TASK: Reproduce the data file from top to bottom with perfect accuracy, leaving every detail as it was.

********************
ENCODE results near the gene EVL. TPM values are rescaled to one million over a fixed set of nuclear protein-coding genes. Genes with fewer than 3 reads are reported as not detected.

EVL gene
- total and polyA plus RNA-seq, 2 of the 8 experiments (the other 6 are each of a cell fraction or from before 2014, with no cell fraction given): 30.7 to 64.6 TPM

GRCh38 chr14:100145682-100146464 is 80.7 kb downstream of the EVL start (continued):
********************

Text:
ENCODE results near the gene EVL. TPM values are rescaled to one million over a fixed set of nuclear protein-coding genes. Genes with fewer than 3 reads are reported as not detected.

EVL gene
- total and polyA plus RNA-seq, 2 of the 8 experiments (the other 6 are each of a cell fraction or from before 2014, with no cell fraction given): 30.7 to 64.6 TPM

GRCh38 chr14:100145682-100146464 is 80.7 kb downstream of the EVL start (continued):